Plaques ≥4 mm in thickness in the ascending aorta and proximal arch were present in 45 patients (13.4%), ulceration in 71 (21.9%), plaque calcifications in 128 patients (39.8%), and hypoechoic plaques in 29 (9.0%). Patients with morphological abnormalities were significantly older and had a higher prevalence of peripheral arterial disease than those without those abnormalities. Patients with plaques ≥4 mm or with hypoechoic plaques were more frequently smokers than those with plaques <4 mm. There was no other significant difference with regard to the distribution of vascular risk factors (sex, diabetes, hypercholesterolemia, hypertension, history of myocardial infarction) in patients with or without morphological plaque abnormalities.
All morphological abnormalities were more frequent in patients with plaques ≥4 mm than in those with plaques <4 mm, respectively; 79.6% and 12.9% for ulceration (P<.001), 76.2% and 34.4% for calcifications (P<.001), and 60.5% and 1.1% for hypoechoic plaques (P<.001). In a Cox model, the relative risk of vascular events was significantly increased for thickness, ulceration, and thrombus but not for calcifications (Table 1⇓) or mobile debris (11.4 and 9.5 per 100 person-years, respectively).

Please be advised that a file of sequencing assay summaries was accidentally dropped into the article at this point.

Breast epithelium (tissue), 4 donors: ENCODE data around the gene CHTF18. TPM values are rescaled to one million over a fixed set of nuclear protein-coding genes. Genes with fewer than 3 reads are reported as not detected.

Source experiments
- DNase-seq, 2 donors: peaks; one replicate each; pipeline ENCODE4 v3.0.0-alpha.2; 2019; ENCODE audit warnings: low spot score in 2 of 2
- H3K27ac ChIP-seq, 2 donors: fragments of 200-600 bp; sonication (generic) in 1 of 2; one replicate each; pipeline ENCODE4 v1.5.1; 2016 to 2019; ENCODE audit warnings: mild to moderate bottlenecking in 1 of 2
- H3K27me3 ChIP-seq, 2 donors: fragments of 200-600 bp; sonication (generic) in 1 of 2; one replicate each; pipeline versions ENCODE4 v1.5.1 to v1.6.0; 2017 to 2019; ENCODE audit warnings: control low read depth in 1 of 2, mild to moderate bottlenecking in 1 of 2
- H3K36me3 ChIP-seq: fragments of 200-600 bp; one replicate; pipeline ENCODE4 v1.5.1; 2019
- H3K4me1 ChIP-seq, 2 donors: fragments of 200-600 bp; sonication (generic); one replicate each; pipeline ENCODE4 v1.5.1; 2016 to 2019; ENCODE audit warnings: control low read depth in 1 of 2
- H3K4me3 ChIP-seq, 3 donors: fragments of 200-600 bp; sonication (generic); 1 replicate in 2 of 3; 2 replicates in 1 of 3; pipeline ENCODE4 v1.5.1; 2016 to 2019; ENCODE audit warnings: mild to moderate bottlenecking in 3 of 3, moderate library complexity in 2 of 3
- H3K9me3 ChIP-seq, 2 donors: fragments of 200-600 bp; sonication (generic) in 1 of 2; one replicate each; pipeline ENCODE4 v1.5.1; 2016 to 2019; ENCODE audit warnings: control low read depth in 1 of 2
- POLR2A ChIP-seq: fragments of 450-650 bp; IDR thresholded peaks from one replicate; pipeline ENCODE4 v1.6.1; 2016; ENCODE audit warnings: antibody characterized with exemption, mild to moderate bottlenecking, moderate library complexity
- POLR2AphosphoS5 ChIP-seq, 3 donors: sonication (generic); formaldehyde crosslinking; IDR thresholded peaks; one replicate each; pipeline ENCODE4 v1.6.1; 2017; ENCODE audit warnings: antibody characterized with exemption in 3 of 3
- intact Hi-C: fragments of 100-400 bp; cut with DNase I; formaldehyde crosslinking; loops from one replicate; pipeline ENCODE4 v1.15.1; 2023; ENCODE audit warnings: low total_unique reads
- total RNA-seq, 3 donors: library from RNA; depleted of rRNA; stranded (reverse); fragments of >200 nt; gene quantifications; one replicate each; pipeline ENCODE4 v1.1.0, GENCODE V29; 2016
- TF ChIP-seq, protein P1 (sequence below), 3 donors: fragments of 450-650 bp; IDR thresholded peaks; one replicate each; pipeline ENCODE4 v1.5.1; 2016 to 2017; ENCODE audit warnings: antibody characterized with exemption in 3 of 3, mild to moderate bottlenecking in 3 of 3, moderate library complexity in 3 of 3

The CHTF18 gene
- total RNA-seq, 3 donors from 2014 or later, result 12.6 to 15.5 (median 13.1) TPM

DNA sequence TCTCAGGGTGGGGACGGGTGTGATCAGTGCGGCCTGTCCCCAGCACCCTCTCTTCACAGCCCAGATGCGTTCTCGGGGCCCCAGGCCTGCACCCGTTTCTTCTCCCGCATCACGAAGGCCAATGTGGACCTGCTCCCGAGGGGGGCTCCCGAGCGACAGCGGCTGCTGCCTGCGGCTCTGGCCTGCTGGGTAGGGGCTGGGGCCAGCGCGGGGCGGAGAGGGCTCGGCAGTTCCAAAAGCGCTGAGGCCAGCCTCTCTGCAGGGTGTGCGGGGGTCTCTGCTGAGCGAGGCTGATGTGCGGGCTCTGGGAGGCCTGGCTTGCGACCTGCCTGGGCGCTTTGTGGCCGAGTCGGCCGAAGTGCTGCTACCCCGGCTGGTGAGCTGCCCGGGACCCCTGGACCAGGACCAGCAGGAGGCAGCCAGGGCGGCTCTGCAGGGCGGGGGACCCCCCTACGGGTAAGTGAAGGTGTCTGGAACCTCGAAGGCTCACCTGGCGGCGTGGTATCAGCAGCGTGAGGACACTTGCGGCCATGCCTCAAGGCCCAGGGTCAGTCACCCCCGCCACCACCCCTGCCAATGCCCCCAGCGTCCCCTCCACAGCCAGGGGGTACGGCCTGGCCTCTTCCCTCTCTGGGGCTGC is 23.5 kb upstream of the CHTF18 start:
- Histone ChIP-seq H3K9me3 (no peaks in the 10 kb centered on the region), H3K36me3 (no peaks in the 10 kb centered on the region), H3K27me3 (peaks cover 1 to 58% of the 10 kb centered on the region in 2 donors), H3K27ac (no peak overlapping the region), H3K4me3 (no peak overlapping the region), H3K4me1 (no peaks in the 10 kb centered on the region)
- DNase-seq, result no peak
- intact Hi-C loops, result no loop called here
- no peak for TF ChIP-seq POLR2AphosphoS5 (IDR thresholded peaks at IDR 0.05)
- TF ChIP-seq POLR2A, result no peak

The relative risks of vascular events for combinations of morphological abnormalities are shown in Table 2⇓. The highest risk was observed in the absence of plaque calcifications (relative risk, 10.3, 95% confidence interval 4.2 to 25.2, P<.001). As shown in the Figure⇓, the relative risk of vascular events was higher in patients without plaque calcifications than in patients with calcifications, regardless of what other morphological features were considered.
The present prospective study confirms that plaques ≥4 mm in the ascending aorta and proximal arch impart a high risk of subsequent vascular events. Furthermore, in patients with plaques ≥4 mm, the lack of calcification imparts a much higher risk of recurrent events (relative risk, 10.3). Combination of thickness and ulceration or thickness and hypoechoic plaque was not predictive of a higher risk when compared with plaque thickness alone. In fact, noncalcified plaques were systematically associated with a higher risk of vascular event when combined to any of the other morphological features, ulceration, or hypoechoic plaques.